Stopping the uncontrolled release of stormwater mixed with untreated sewage into the Merrimack River is the focus of new legislation unveiled this week by Congresswoman Lori Trahan, D-Lowell.

Trahan, who represents the 3rd Congressional District, said the Stop Sewage Overflow Act dramatically expands and improves the Environmental Protection Agency’s Stormwater Reuse Municipal Grant program, prioritizing high-need areas like the Merrimack Valley.

Trahan unveiled the legislation Monday during a Merrimack River stakeholders’ meeting at the Lowell Regional Wastewater Utility center. The meeting included members of the local business community, river advocates, and elected leaders from Merrimack River watershed communities.

Specifically, the bill calls for increased federal funding for EPA grants, bringing the total available from the current $225 million to $500 million annually, extends the authorization of the program through 2030, prioritizes communities that have endured the most sewage overflows, and raises the federal cost-share based upon a community’s ability to fund improvements.

Combined sewer overflows are a product of combined sewer systems, which are used by more than 800 communities across the nation, Trahan said. They trigger harmful releases of raw sewage when rain water exceeds manageable levels, as is the case for the Merrimack River.

Last year alone, more than 800 million gallons of untreated sewage and stormwater were released into the Merrimack, which provides drinking water for at least 600,000 people — and that number is growing.

“The Merrimack River is a vital resource for residents of Massachusetts’ 3rd Congressional District, supplying drinking water to hundreds of thousands of people across the region,” Trahan said. “That is why the current state of contamination is so concerning.”

Massachusetts needs nearly $1 billion for improvements to combined sewer systems. Trahan said her bill would reduce the local cost-share requirement for grants and would be based upon a community’s ability to pay.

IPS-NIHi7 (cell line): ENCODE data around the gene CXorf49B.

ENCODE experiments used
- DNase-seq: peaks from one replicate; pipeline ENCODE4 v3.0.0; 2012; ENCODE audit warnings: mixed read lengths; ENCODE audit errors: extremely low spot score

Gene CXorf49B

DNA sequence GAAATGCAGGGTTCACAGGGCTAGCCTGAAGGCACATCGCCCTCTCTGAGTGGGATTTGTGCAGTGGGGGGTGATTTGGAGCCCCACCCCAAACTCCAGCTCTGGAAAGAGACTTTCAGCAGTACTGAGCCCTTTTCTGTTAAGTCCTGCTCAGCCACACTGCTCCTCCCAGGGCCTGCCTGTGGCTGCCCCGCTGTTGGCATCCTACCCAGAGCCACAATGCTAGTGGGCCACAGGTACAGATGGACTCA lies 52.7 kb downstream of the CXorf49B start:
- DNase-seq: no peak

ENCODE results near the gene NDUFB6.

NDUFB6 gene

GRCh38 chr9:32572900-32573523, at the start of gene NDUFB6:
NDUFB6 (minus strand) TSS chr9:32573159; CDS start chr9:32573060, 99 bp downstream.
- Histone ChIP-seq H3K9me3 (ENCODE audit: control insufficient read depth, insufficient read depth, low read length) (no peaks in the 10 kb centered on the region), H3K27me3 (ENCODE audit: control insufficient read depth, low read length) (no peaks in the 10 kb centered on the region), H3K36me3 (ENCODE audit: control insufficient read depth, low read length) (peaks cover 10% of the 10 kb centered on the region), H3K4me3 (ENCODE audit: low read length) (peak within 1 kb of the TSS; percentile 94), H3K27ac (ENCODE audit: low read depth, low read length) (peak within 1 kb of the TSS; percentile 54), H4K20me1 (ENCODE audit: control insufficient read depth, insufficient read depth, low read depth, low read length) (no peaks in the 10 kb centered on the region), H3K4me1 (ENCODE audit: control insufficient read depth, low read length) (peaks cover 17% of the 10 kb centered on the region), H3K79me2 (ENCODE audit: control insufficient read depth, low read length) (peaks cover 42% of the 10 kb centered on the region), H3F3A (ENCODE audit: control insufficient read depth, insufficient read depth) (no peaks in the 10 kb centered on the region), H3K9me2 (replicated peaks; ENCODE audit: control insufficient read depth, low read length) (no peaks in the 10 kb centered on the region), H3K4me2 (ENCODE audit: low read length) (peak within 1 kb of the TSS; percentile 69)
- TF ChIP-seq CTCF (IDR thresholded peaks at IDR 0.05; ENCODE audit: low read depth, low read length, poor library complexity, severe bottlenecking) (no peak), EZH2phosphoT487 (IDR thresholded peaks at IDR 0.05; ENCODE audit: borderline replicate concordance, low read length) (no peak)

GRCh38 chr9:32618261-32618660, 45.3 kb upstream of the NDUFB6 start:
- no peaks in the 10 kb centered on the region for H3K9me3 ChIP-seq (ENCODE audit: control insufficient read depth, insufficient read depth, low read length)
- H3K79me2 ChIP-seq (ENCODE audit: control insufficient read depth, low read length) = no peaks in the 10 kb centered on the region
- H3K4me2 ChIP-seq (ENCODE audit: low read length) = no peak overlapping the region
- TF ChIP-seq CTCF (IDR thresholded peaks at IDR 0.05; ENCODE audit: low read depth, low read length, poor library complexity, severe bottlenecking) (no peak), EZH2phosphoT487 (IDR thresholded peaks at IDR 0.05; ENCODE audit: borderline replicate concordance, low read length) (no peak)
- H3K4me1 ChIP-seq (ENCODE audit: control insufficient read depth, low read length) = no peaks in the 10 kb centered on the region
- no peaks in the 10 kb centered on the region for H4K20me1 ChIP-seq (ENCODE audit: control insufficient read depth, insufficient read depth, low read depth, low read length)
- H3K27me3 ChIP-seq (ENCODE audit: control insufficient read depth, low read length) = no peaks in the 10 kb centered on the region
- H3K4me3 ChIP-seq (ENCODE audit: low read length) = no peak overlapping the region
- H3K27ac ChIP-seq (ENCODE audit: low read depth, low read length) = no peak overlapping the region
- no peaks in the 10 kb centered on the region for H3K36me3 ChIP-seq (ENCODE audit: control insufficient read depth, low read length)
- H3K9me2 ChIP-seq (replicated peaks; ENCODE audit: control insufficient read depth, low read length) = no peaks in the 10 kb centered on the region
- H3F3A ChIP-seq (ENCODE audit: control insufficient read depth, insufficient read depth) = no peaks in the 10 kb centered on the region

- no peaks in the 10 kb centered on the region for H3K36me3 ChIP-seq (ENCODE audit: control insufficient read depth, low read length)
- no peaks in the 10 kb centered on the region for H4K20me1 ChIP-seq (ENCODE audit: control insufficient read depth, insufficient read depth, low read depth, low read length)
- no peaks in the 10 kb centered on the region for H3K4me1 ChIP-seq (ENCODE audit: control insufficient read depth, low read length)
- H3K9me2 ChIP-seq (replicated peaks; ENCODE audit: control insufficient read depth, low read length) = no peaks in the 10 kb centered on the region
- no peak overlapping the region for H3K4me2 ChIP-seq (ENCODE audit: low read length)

In the case of Haverhill, improvements in 2005-06 included expanding the wastewater treatment plant to accept more flow. 

“The next thing we’re looking at is separating combined sewage and stormwater by installing a second pipe so we have one pipe for stormwater and one for sewage, in a section of the system that accounts for the most CSOs we have,” said Robert Ward, deputy director of the Haverhill Department of Public Works. “Preliminary cost estimates are $15 to $20 million. We’d have to borrow or raise rates to pay for it, however, we do have money to do the design work.”

On April 16, Trahan toured five communities in the 3rd Congressional District to learn about their infrastructure needs as legislators in Washington, D.C. begin discussions on a massive infrastructure bill and how the money will be spent.

Trahan’s last stop of the day was Haverhill, where members of the Merrimack River Watershed Council highlighted problems that will require federal funding.

“I think this legislation is a positive step in the right direction, as funding will be need to solve the problem,” said Christina Eckert, interim director of the watershed council. “The congresswoman is also trying to get New Hampshire involved, which is imperative.”


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